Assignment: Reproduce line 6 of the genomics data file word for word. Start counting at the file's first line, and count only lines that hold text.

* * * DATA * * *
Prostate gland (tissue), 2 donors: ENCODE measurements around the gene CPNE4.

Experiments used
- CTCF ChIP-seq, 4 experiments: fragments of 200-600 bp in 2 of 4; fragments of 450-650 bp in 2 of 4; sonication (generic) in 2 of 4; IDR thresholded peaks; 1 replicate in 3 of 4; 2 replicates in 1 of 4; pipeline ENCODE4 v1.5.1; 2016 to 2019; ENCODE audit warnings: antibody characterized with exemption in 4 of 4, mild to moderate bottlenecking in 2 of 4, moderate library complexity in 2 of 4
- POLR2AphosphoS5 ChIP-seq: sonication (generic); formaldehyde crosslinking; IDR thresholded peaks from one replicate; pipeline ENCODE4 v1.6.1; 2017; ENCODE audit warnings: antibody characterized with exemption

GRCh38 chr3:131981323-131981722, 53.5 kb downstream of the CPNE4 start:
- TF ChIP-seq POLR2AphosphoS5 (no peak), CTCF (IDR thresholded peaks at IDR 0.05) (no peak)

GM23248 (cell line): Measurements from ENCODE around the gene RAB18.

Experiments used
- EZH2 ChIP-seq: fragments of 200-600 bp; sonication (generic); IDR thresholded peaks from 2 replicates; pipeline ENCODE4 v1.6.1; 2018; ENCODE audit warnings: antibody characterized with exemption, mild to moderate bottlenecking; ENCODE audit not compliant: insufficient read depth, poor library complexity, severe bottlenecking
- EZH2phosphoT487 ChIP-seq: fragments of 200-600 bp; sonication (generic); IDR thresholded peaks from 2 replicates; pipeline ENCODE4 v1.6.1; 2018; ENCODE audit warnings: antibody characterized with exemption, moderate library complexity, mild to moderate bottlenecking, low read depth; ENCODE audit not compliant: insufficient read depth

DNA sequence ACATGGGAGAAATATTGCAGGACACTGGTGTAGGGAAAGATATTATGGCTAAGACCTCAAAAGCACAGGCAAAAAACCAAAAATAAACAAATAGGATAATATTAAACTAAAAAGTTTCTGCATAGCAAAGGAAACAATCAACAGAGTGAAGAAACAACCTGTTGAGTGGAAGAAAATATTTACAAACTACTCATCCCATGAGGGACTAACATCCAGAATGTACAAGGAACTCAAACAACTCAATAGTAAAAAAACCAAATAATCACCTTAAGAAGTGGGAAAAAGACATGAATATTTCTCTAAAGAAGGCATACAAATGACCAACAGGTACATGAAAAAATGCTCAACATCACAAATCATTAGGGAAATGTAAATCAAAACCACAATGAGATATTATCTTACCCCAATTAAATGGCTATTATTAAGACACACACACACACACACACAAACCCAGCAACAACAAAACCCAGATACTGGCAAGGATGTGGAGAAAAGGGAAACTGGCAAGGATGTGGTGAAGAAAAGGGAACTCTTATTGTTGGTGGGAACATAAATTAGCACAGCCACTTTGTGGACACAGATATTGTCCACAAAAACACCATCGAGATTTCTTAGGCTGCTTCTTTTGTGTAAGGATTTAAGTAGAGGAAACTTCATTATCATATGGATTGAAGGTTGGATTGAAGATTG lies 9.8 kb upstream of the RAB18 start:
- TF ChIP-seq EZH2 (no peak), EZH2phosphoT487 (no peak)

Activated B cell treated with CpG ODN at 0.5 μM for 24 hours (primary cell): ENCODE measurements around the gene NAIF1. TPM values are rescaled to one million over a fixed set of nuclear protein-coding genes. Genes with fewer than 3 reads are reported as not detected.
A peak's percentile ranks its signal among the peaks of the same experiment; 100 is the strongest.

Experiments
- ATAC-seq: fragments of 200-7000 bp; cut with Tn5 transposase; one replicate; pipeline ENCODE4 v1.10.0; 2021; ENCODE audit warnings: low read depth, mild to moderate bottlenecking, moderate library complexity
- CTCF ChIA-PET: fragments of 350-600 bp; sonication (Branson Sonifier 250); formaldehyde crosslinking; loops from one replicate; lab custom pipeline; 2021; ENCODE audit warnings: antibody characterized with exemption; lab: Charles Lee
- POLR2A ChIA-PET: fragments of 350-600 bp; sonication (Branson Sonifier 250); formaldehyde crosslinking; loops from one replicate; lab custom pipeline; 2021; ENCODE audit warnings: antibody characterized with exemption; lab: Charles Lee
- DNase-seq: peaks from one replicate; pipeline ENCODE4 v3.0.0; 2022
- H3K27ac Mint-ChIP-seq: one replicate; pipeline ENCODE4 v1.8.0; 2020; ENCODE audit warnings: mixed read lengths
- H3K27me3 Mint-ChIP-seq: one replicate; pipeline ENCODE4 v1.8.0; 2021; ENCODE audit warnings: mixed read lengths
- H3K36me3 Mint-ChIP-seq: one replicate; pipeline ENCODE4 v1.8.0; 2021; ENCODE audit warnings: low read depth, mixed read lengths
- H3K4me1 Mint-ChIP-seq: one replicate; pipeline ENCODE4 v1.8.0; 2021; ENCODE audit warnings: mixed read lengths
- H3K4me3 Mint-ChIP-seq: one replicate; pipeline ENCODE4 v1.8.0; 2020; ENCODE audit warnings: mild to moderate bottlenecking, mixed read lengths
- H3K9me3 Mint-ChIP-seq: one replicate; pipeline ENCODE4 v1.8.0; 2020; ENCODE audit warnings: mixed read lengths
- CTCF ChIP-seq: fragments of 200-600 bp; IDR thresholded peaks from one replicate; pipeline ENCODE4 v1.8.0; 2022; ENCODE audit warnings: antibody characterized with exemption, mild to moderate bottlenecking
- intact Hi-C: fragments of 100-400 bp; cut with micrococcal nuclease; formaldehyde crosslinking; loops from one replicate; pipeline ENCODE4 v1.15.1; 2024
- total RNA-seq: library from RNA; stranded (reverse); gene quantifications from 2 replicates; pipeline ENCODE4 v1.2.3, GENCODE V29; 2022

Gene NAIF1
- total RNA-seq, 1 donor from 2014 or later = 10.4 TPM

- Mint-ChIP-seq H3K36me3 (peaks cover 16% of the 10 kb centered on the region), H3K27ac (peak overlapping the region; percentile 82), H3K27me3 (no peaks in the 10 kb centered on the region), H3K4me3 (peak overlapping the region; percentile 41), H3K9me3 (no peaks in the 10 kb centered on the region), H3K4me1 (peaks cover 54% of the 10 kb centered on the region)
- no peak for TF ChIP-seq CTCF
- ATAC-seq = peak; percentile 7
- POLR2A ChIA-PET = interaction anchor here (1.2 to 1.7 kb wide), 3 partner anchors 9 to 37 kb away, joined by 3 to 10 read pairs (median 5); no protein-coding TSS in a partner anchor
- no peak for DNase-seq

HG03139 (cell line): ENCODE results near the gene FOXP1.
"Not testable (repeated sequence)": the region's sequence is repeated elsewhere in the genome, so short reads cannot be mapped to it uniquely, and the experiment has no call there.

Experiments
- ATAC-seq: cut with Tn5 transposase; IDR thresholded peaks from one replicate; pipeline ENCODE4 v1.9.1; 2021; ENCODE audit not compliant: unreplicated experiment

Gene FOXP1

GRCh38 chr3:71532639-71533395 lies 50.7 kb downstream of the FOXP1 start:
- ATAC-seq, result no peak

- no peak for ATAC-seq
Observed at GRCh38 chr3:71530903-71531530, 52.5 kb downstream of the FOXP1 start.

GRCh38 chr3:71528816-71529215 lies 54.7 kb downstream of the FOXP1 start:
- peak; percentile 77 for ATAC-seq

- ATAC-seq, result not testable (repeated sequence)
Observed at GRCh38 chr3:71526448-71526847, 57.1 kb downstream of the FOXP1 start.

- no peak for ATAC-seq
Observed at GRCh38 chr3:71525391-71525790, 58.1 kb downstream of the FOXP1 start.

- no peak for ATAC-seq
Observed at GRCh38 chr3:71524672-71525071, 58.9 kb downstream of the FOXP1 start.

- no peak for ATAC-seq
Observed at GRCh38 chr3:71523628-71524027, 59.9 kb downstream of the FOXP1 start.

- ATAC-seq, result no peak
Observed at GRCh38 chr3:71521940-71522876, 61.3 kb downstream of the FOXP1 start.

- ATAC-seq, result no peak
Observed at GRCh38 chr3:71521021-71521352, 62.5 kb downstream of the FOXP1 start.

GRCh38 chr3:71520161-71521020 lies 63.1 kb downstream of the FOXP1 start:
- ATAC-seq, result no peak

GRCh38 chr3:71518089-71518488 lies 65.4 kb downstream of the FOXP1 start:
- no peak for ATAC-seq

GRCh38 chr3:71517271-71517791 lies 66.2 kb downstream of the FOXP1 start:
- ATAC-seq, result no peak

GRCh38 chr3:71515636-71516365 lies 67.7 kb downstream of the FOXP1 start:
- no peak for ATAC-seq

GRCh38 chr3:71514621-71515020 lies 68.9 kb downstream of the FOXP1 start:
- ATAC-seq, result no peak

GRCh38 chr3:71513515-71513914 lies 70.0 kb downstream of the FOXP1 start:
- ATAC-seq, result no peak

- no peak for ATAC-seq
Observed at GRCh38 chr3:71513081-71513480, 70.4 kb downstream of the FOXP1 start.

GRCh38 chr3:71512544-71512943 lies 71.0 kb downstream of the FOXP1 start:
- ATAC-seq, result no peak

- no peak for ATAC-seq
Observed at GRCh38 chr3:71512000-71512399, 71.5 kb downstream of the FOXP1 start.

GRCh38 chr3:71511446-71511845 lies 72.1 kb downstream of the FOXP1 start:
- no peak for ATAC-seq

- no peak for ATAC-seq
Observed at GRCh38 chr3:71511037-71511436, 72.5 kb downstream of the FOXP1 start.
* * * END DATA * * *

- TF ChIP-seq POLR2AphosphoS5 (no peak), CTCF (IDR thresholded peaks at IDR 0.05) (no peak)